He has become the latest player at the centre of the NHL’s nasty lockout, now in nearly its 70th day.
Roman Hamrlik. Former first overall pick. Current 38-year-old Washington Capitals defenceman watching the last year of his contract fritter away in the third lockout of his career.
A Czech language interview with Hamrlik published by Greg Wyshynski of Yahoo! Sports on Wednesday became the story of the day, as the veteran NHLer said he was “disgusted,” called out union leader Donald Fehr and wanted to put the league’s proposal to a vote.
“If half of players say let’s play, then they should sign new CBA,” Hamrlik said. “If there is no season he should leave and we will find someone new. Time is our enemy.”
The comments sparked widespread outrage from his fellow NHLPA members, with the most prominent of that coming from Erik Cole, who called it “The most selfish thing I’ve heard during the lockout.”
On Thursday, Hamrlik said in an interview with The Globe and Mail that while he wasn’t taking back his comments, he also wants it made known he will support whatever the players decide.
His frustration, however, is over the 130 or so games (and counting) he has lost in his 20-year career to labour disputes.
“This is nothing against any of the players,” Hamrlik said. “I stand with them. We are all together in this. And we want a great deal. A fair deal. Everybody’s losing in this right now. Owners, players, fans.
“The fans are the reason for hockey. Some cities won’t be able to recover their fans for future seasons. I just want to say I’ve been in the league for 20 years and faced three lockouts and there’s only 14 other guys that have done that. I believe I’ve earned the right to say what I think.
“If someone thinks I’m selfish, I may be, but it’s selfish to play hockey. Like everybody else, I want to win the Cup with the Capitals, or at least have a chance.”
As for his comments on Fehr, Hamrlik recanted slightly, saying that for now he backed the NHLPA leader but that he wished negotiations had started in January instead of July.
“About Fehr, I just think time is against us,” he said. “We need the solution. I think this is a fight between two groups that have too much pride.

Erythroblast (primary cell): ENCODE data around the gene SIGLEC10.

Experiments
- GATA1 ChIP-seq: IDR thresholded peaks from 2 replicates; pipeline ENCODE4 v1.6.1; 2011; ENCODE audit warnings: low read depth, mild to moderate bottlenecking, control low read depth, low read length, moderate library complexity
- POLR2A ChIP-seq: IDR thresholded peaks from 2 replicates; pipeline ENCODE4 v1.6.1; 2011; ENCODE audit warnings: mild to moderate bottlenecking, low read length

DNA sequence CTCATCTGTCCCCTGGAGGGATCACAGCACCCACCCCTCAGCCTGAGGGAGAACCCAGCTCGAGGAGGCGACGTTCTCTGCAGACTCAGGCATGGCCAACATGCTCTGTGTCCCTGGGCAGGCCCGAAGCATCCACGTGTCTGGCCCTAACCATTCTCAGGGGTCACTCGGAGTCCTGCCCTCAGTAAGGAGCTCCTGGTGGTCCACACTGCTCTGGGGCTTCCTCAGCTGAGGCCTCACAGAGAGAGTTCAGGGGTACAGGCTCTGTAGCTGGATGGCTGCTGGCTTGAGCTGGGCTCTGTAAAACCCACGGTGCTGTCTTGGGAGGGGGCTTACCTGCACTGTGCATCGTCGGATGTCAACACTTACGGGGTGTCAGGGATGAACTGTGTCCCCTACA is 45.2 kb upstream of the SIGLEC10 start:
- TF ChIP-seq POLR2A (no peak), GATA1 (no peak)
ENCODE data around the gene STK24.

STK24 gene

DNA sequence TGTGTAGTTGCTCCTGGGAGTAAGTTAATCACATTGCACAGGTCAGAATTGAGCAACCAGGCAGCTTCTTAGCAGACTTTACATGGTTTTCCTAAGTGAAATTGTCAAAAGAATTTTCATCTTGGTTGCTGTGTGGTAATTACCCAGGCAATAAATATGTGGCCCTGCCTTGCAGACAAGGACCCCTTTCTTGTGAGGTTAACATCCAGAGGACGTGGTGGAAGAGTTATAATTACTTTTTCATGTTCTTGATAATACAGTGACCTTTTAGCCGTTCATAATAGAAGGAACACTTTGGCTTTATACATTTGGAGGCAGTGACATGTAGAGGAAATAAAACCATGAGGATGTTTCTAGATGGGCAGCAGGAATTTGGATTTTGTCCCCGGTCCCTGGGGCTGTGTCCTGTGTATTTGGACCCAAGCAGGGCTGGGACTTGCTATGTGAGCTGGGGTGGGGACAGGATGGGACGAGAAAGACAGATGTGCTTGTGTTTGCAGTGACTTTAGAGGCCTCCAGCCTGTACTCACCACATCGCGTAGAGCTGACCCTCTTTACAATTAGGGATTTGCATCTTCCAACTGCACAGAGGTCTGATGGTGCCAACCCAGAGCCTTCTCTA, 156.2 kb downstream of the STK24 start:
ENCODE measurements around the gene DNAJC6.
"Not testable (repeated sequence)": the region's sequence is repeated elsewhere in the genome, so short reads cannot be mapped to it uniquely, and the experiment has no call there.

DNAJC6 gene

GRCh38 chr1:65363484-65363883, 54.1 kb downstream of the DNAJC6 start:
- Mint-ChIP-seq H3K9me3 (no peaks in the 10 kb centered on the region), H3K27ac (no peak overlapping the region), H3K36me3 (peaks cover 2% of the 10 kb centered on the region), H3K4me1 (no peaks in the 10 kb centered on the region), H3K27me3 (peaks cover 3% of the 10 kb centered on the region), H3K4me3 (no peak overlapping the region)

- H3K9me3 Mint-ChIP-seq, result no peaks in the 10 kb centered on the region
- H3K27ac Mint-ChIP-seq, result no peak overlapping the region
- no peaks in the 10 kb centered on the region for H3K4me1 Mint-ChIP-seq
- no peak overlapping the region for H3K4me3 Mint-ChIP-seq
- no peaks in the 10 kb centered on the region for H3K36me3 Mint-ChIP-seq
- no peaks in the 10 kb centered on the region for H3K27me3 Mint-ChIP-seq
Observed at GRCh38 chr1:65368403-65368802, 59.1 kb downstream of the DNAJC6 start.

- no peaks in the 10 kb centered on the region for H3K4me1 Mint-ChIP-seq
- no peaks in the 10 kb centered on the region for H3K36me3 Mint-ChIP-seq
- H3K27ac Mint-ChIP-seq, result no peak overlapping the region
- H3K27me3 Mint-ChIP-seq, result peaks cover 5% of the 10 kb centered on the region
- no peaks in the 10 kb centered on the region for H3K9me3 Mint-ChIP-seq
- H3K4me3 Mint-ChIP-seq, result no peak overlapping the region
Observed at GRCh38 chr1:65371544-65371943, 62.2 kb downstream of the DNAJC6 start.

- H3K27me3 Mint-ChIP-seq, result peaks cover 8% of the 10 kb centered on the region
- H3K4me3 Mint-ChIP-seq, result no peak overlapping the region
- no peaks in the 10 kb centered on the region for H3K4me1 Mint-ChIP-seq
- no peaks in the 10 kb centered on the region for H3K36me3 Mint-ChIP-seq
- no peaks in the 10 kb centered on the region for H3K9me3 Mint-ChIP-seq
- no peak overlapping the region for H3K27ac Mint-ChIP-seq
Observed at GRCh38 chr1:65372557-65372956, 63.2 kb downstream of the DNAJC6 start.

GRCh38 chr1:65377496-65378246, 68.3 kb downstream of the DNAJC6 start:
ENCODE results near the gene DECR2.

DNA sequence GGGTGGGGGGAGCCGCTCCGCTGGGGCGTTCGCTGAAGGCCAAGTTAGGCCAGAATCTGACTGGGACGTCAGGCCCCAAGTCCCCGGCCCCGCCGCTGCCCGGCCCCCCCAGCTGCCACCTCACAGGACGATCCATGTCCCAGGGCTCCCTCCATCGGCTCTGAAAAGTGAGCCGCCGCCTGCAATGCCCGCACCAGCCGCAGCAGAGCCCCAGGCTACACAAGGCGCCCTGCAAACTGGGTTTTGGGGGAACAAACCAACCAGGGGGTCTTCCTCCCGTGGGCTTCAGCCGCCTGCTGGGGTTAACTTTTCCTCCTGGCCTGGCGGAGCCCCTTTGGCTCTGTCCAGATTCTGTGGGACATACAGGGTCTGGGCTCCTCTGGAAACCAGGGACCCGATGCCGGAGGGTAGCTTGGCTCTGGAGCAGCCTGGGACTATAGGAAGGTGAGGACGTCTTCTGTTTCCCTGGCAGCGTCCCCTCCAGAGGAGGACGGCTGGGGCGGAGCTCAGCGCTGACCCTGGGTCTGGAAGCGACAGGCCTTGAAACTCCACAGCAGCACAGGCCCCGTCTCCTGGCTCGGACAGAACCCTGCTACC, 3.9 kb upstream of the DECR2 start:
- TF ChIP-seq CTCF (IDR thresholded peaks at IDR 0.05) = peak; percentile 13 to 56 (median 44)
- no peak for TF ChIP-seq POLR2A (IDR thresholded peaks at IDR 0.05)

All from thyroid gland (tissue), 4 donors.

“I still support Fehr, but we the players we need to push him more to get the best deal possible, as soon as possible. That’s what I think... How many more weeks, how many more months can we wait?”
Hamrlik has apparently been a bit of a lone wolf throughout this lockout. Several players and agents pointed out Thursday that he has been making similar comments about taking a deal in private the past few months.
One said that he explained to Hamrlik how the 2004-05 lockout led almost directly to him signing a $22-million, four-year deal in 2007, a contract that likely would not have been available had the league’s early offer of a very low salary cap been accepted early in negotiations.
While his comments haven’t made Hamrlik many friends on the players’ side of things, many fans have taken them up to mean at least one player has come to his senses and is willing to settle.
It remains to be seen if those on the ownership side view them as evidence of the players potentially “cracking” with negotiations at a critical point.
Here are a few more of Hamrlik’s thoughts on the situation:
- On Cole’s comments: “I don’t have anything against Cole. I mean he’s a good guy. He has his opinion like everybody else, but I’m a little bit disappointed about what he said. I think he’s got three years left on his contract and I’m sure he got a nice signing bonus this summer so he didn’t sacrifice anything. I’ve been in the league for 20 years.”
- On other players feeling like he does: “They should. Like I said, I’m standing behind Fehr, but we want to play hockey. Everybody should be mad. I’m frustrated. I’m disappointed. We signed Fehr because he’s the best and we believed him so get the deal done. In 2004, there was some dirty politics, I would say, people went behind Bob Goodenow’s back and everybody lost. Now we’re in almost the same situation.”
- On if he’s worried he may have played his last game in the NHL: “In 2004, 241 players were lost to the lockout. I mean, I can sacrifice. But like I said, this is my third lockout. I think I’ve sacrificed a lot. We’re all lucky. We’re hockey players playing professionally... I’m grateful to play the game. I still have some energy and want to play one or two more years and that’s it. But this is for my future. I could be done. I mean, who knows? If I can sign one more year, I’ll be lucky.”
- On Gary Bettman: “Bettman, he is who he is. I don’t like him. But there’s no time. We’re losing time. If we started in January, we have six, seven months to make a deal... I’m not going against the players. I am with the players. But I’m just talking from my experience. That’s all.”